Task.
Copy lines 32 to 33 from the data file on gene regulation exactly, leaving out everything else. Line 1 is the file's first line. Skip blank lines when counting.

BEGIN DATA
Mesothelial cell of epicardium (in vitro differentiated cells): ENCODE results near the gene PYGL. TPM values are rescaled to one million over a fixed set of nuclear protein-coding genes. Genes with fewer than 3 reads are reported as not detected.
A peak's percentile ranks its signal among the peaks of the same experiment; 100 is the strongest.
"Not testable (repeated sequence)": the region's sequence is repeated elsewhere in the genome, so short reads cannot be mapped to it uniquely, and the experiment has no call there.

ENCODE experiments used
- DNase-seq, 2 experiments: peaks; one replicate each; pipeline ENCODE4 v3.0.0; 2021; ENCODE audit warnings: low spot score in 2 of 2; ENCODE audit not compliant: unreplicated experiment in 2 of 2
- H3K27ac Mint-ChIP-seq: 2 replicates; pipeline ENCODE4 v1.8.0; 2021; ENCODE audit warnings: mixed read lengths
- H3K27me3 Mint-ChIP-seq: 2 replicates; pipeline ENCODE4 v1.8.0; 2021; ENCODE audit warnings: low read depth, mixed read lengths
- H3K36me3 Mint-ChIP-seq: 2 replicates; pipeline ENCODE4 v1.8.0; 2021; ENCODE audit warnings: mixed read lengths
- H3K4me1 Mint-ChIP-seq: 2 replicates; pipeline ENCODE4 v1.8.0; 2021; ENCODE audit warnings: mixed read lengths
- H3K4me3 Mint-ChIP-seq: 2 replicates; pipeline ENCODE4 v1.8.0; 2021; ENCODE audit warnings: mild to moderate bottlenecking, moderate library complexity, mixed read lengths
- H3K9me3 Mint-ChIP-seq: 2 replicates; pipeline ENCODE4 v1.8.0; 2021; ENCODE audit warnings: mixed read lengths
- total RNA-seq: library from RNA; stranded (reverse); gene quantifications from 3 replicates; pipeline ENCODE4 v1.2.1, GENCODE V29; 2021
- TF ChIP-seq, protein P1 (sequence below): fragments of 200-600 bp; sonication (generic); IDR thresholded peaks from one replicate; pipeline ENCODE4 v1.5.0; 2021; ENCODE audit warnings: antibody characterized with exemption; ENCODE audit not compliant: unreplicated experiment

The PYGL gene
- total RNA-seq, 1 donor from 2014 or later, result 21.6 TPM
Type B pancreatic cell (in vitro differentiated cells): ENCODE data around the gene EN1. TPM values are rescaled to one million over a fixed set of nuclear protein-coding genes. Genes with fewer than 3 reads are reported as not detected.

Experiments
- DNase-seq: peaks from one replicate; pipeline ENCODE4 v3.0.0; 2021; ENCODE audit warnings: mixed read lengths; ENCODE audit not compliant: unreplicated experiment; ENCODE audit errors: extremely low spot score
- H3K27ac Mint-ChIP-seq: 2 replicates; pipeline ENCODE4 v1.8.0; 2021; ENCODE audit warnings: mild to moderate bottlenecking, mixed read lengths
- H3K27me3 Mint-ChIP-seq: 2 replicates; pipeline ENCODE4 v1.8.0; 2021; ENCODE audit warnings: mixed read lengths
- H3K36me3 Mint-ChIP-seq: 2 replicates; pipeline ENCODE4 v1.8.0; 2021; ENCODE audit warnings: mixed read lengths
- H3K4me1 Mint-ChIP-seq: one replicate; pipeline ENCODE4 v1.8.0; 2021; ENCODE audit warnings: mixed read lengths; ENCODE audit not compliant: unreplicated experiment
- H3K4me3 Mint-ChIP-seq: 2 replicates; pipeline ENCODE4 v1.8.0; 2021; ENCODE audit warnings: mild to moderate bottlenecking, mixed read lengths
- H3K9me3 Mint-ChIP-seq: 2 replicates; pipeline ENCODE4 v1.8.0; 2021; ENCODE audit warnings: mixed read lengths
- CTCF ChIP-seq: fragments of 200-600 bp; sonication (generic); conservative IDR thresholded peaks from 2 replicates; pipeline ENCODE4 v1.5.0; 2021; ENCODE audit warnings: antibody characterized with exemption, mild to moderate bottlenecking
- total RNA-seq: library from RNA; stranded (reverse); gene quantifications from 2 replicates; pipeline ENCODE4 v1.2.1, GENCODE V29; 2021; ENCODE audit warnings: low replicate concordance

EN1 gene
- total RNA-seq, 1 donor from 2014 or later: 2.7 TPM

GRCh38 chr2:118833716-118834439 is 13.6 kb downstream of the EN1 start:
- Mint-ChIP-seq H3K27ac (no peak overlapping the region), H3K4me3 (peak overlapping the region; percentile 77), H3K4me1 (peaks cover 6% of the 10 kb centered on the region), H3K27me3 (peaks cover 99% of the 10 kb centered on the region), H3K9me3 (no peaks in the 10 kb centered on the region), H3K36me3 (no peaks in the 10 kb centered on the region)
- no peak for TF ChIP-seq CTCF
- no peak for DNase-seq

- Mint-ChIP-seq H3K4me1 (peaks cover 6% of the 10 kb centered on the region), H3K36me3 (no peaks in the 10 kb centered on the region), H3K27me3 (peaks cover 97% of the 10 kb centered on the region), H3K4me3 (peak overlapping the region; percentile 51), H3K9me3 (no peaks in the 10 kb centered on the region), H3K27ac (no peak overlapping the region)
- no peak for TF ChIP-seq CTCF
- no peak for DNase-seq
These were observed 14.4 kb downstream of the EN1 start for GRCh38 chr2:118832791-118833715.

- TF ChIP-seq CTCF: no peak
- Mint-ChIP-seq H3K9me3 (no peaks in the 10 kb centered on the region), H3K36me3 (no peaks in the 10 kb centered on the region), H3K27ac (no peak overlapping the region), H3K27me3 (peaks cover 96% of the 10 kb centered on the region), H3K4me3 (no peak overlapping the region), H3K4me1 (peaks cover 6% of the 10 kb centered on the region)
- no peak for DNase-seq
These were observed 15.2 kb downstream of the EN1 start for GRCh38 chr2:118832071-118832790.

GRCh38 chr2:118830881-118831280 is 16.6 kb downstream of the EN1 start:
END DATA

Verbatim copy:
- no peak for DNase-seq

- Mint-ChIP-seq H3K4me1 (peaks cover 6% of the 10 kb centered on the region), H3K36me3 (no peaks in the 10 kb centered on the region), H3K27me3 (peaks cover 97% of the 10 kb centered on the region), H3K4me3 (peak overlapping the region; percentile 51), H3K9me3 (no peaks in the 10 kb centered on the region), H3K27ac (no peak overlapping the region)